Wednesday, August 4, 2010


I recently did something I haven't attempted in years:  put together a 1,000 piece puzzle.  I admit, I didn't seek out this challenge for myself.  It was cunningly presented to me by my sister.  Well, maybe not cunning.  She just brought a puzzle over, plopped it on my kitchen table, and helped me sort and complete the border.  Then she left.  "Errands."  uh huh.  Likely story.

I admit that I was able to resist the draw of the puzzle for a few days.  1,000 are little more than a jumble at the beginning.  In fact, they're kind of a big mess.  One of the hardest things to do is to narrow in on one color or pattern or landmark and begin making sense of it all.

But by experimenting and eliminating and carefully examining the example picture...little by little...the pieces start to come together.  Before long there are little clumps of the pieces that take the senseless mass of color and turn it into a little bit of the big picture.

Those clumps are a turning point for me.  Because once you have a clump or two, it's easier to figure out where other pieces go.  "I'm looking for a piece with a green line down the middle."  or  "I'm looking for a piece that's green and oddly shaped on one side."

And right there, while surrounded by the innards of a half-finished puzzle (that's generous...let's say quarter-finished), a verse came to mind:  "Let us not give up meeting together...but let us encourage one another—and all the more as you see the Day approaching" (Heb 10:25).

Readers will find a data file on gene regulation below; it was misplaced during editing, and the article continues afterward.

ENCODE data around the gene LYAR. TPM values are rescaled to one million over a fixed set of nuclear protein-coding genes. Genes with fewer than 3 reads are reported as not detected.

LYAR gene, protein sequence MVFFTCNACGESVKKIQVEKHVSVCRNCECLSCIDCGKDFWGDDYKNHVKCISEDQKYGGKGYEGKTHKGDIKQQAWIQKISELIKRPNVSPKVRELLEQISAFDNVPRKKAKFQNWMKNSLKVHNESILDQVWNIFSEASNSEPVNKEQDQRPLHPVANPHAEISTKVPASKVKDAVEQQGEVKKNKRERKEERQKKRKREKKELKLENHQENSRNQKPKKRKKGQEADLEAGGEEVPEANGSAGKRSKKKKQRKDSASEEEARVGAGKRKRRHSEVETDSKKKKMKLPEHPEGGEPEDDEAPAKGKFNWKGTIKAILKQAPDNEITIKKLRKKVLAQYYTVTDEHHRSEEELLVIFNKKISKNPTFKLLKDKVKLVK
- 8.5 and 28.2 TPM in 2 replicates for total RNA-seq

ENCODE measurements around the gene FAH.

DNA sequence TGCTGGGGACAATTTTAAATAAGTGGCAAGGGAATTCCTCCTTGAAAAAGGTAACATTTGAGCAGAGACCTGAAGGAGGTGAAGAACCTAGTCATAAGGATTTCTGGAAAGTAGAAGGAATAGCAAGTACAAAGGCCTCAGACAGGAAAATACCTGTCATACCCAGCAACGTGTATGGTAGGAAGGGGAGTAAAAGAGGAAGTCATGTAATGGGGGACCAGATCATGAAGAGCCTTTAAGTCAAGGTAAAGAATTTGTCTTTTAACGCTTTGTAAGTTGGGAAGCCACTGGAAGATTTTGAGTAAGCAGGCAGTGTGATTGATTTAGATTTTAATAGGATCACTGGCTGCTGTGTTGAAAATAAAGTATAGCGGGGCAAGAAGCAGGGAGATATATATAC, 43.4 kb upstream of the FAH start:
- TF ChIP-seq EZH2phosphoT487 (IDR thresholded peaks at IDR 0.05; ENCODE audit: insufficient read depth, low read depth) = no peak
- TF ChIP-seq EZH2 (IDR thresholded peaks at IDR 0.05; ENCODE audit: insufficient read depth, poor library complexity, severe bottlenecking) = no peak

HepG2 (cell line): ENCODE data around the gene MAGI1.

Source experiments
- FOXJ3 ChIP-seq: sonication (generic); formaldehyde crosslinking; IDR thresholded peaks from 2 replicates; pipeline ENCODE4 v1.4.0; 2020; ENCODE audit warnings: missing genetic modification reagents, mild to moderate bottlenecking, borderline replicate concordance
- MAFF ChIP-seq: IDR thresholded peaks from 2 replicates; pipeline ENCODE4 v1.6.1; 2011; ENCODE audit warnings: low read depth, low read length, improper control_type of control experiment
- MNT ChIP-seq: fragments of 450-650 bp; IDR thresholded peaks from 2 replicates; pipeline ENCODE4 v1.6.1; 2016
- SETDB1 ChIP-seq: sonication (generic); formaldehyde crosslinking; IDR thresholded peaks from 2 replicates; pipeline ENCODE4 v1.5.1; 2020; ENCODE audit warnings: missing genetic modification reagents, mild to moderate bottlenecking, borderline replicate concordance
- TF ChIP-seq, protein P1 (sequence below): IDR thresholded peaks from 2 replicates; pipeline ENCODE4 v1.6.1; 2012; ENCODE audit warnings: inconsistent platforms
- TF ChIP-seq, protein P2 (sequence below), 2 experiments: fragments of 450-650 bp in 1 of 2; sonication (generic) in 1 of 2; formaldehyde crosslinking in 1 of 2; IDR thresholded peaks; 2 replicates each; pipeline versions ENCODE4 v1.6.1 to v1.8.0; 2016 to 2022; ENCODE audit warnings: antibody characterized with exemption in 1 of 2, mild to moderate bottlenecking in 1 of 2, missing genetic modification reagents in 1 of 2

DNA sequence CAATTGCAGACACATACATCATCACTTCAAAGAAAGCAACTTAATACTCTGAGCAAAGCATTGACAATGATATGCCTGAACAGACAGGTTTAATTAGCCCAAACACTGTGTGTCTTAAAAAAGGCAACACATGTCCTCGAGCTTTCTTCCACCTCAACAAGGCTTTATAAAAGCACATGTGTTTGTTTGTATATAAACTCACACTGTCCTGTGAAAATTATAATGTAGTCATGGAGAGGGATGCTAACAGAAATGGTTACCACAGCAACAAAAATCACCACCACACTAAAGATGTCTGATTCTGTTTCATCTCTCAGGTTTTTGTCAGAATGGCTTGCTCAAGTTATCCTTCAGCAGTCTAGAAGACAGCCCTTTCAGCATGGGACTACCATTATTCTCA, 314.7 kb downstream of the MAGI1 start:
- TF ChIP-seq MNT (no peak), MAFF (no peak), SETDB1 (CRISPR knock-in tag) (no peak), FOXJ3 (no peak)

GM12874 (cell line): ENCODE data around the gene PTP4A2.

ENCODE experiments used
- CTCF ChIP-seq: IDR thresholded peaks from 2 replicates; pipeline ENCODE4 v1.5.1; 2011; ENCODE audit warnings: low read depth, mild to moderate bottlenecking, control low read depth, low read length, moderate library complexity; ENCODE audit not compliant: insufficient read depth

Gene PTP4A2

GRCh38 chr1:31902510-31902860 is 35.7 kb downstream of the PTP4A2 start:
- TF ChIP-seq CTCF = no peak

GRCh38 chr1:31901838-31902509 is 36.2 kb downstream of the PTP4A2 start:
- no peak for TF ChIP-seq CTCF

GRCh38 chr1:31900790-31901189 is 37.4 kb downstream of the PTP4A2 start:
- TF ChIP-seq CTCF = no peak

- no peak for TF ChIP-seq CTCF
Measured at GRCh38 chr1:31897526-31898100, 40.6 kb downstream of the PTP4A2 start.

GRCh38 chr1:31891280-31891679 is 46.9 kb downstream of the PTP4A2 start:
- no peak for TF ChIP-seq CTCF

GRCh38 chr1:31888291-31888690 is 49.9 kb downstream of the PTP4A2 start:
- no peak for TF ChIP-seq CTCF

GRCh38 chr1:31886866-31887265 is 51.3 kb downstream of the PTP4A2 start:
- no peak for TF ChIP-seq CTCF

I've always associated this verse as a sort of "go to church" command, where the benefit is for those who are meeting together.  But it struck me that maybe it's just as important for those who are outside of the clump.

Because when clumps start to form, those disconnected pieces have a better idea of where they fit into the picture.  For a person who has a green line down the middle, or who is oddly shaped on one side...seeing that gap in the picture could change everything.  They can go from being lonely to being connected.  From wondering what their piece means to seeing how it adds to the greater picture.

But that can only happen if the clumps stay faithful and sticking together.   

And only a tiny part of that is being in a special building on a certain day of the week.  It's about the relationships that get us through all the joys and trials that life throws our way.

1 comment:

  1. So you finished it? I'll have to bring you another one =)